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Non Fiction

Ecstasy: A Novel (Delhi: Viking-Penguin, 2001)

U.S. edition, (New York: Overlook Press, 2002)

Hindi translation Anandvarsha, (Delhi: Rajkamal, 2002)

German translation Der Mystiker oder die Kunst der Ekstase(Munich: Beck Verlag, 2001)

French translation Au Nom de l’Extase (Paris: du Seuil,2005)

Italian translation Estasi (Milan: Neri Pozza, 2004)

Russian translation (Moscow: Sophia, in Press)

Serbian translation Ekstaza (Belgrade: Stylos,2003)

From Reviews

This novel dramatizes, as only good fiction can, that even in reading about transgendered breasts and transcendent visions we are, finally, reading about aspects of ourselves.
Washington Post Book World

As in The Ascetic of Desire, Kakar’s fascinating novel that doubled as an essay on sex, the author’s greatest strength lies in his ability to portray the emotional conflicts resulting from physical experiences…lusciously imagined….top-of-the-line fiction …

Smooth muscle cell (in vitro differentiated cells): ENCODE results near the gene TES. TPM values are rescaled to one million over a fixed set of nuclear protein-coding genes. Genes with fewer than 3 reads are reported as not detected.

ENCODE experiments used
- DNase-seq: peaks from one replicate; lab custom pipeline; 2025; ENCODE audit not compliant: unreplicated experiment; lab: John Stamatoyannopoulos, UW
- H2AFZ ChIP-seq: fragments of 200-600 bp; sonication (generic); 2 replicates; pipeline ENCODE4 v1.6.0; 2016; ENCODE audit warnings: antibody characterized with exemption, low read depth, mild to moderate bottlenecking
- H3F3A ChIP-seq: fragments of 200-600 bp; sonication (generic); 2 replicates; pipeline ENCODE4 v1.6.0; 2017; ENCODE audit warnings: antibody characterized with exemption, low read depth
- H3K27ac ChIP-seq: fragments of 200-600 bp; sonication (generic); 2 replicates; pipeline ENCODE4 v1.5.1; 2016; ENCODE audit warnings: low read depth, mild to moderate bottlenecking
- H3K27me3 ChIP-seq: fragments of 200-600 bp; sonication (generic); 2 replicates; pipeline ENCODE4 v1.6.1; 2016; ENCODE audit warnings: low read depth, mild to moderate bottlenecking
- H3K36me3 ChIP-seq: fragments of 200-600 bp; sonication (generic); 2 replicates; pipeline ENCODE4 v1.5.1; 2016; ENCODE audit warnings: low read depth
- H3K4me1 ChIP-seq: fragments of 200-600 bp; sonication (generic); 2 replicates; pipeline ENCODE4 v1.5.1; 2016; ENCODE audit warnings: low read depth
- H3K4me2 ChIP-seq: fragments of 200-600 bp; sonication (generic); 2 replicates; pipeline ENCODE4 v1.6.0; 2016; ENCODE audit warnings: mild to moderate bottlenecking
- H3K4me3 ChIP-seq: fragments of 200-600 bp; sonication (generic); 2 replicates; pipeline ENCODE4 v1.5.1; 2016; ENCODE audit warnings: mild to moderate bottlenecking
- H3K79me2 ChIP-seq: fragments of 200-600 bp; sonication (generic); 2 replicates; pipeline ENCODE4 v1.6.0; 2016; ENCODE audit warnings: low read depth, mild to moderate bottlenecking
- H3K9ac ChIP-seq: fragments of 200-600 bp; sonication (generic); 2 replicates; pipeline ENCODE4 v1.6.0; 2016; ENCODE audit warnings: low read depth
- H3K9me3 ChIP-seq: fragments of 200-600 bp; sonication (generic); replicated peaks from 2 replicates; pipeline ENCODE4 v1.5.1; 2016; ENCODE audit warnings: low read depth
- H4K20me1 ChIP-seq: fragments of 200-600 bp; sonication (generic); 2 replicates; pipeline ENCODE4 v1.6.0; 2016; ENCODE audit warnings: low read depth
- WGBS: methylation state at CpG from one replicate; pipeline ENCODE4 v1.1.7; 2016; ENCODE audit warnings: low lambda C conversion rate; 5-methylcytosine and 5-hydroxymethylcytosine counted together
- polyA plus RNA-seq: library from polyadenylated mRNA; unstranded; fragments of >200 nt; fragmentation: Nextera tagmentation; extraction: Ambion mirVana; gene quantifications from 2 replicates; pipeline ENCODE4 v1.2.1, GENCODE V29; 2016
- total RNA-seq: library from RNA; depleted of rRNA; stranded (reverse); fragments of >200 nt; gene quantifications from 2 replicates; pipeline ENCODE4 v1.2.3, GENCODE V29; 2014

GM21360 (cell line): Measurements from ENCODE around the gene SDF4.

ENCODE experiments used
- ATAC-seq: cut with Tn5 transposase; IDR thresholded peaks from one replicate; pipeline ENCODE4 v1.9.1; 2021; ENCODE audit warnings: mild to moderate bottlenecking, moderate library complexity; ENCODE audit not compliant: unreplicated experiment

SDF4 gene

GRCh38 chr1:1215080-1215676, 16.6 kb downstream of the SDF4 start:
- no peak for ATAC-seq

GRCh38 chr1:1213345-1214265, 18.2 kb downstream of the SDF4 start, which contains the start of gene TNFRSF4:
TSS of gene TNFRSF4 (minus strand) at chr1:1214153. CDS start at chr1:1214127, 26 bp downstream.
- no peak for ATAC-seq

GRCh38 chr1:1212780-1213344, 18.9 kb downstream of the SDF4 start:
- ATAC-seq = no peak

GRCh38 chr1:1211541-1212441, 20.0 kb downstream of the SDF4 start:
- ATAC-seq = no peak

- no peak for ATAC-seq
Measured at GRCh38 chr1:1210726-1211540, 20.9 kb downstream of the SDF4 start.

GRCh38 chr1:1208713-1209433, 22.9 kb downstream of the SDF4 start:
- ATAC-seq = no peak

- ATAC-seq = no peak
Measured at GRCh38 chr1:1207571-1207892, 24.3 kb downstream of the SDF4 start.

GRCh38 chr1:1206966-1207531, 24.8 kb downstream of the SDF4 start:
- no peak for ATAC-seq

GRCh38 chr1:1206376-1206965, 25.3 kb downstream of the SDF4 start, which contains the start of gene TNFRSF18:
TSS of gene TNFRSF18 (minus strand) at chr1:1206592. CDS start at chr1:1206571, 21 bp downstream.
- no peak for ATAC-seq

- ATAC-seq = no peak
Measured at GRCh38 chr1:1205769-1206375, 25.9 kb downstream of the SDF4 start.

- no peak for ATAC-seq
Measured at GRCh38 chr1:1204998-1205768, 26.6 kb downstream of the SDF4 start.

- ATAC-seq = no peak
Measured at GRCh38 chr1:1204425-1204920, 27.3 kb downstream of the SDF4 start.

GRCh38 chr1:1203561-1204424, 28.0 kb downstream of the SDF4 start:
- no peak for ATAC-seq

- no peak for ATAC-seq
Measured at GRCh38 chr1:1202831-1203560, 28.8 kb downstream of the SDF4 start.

Publisher’s Weekly

With sensitivity and intelligence, Kakar’s “Ecstasy” offers a poetic view of the place where flesh and spirit meet.
The Seattle Times

Arouses every reaction of the human fibre, from the microcosm of physical tingle to the hypnosis of a spiritual trance…A prose that cultivates visual graphics rather than auditory imagination…an electric sensuality prevails over all else.
Asian Age

What holds the narrative together is Kakar’s sympathetic descriptions of religious life—the set piece in a temple that specializes in exorcism is a classic—and his ironic descriptions of middle-class family life…His prose is clear and evocative…Kakar’s descriptions are as good as any in Indian English fiction.
The Hindu

Ecstasy works at many levels…a story that has many secrets and many interpretations, which are exciting, revealing and finally totally human, filled with the message of human longing for the divine, for the divine in the human.

Kakar excels in turning his cultural and spiritual heritage into a narrative of identity…a humanising tribute to religion—without being religious.
India Today

A mesmeric and readable book about a mysticism which tantalises as it recedes in a haze and dust of contemporary revivalism.
Deccan Chronicle

Eminently readable…deserves the attention of all serious-minded people.
Khushwant Singh, in The Telegraph